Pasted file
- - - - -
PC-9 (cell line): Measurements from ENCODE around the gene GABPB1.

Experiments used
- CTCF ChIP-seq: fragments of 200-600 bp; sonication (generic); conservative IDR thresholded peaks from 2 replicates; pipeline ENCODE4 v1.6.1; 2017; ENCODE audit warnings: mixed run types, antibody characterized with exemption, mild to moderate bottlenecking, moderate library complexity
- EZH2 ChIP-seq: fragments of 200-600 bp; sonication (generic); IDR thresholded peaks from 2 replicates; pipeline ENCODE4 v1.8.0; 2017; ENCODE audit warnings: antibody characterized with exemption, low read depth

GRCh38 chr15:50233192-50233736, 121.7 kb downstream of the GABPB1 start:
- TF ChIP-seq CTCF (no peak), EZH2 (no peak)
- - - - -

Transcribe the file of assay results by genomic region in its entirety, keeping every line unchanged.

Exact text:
PC-9 (cell line): Measurements from ENCODE around the gene GABPB1.

Experiments used
- CTCF ChIP-seq: fragments of 200-600 bp; sonication (generic); conservative IDR thresholded peaks from 2 replicates; pipeline ENCODE4 v1.6.1; 2017; ENCODE audit warnings: mixed run types, antibody characterized with exemption, mild to moderate bottlenecking, moderate library complexity
- EZH2 ChIP-seq: fragments of 200-600 bp; sonication (generic); IDR thresholded peaks from 2 replicates; pipeline ENCODE4 v1.8.0; 2017; ENCODE audit warnings: antibody characterized with exemption, low read depth

GRCh38 chr15:50233192-50233736, 121.7 kb downstream of the GABPB1 start:
- TF ChIP-seq CTCF (no peak), EZH2 (no peak)